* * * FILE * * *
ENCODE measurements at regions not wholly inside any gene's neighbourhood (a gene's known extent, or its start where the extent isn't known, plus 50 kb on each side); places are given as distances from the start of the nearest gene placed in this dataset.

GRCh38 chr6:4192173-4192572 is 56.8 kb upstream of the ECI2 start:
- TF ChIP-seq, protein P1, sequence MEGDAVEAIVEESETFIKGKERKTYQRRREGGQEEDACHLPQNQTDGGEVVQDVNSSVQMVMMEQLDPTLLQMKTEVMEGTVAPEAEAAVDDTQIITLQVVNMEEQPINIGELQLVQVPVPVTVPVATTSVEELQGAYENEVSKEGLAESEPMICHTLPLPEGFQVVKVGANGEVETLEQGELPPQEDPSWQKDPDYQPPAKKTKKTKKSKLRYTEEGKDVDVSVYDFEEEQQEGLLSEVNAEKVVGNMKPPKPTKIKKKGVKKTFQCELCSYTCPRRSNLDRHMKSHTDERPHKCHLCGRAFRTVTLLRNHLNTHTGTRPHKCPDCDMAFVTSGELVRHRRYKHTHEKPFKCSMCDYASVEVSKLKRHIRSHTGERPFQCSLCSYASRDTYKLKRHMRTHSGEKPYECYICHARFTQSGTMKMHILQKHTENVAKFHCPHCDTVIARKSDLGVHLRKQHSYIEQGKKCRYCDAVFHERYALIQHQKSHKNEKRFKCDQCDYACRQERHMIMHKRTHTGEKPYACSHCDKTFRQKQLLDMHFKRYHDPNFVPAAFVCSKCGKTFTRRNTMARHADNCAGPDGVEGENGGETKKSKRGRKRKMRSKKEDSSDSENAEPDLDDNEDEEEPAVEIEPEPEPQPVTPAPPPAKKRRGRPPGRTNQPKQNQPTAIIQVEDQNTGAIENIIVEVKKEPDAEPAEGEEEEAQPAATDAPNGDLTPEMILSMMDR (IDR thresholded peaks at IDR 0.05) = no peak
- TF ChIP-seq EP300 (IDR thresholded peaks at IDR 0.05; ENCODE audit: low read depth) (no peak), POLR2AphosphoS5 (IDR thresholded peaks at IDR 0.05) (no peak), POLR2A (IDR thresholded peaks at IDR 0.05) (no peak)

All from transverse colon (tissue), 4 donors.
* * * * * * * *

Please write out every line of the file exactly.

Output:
ENCODE measurements at regions not wholly inside any gene's neighbourhood (a gene's known extent, or its start where the extent isn't known, plus 50 kb on each side); places are given as distances from the start of the nearest gene placed in this dataset.

GRCh38 chr6:4192173-4192572 is 56.8 kb upstream of the ECI2 start:
- TF ChIP-seq, protein P1, sequence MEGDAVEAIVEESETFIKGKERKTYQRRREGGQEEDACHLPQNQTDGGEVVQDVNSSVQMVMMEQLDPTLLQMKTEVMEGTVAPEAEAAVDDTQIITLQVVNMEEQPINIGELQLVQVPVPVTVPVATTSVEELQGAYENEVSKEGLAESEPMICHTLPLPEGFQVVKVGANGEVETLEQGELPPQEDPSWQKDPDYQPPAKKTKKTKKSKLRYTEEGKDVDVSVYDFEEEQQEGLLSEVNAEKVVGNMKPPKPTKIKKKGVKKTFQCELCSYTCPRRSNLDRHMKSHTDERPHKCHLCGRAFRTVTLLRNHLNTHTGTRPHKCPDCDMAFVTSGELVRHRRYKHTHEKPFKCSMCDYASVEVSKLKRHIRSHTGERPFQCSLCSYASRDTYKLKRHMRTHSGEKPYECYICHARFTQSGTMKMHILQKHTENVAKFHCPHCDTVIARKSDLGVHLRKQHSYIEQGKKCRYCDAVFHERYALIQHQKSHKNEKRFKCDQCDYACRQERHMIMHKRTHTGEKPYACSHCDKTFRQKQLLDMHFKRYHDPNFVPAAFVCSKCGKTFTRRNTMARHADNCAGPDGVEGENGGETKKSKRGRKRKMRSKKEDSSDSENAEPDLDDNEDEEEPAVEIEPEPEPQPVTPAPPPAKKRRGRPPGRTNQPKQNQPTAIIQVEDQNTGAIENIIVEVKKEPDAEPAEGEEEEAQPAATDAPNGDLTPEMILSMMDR (IDR thresholded peaks at IDR 0.05) = no peak
- TF ChIP-seq EP300 (IDR thresholded peaks at IDR 0.05; ENCODE audit: low read depth) (no peak), POLR2AphosphoS5 (IDR thresholded peaks at IDR 0.05) (no peak), POLR2A (IDR thresholded peaks at IDR 0.05) (no peak)

All from transverse colon (tissue), 4 donors.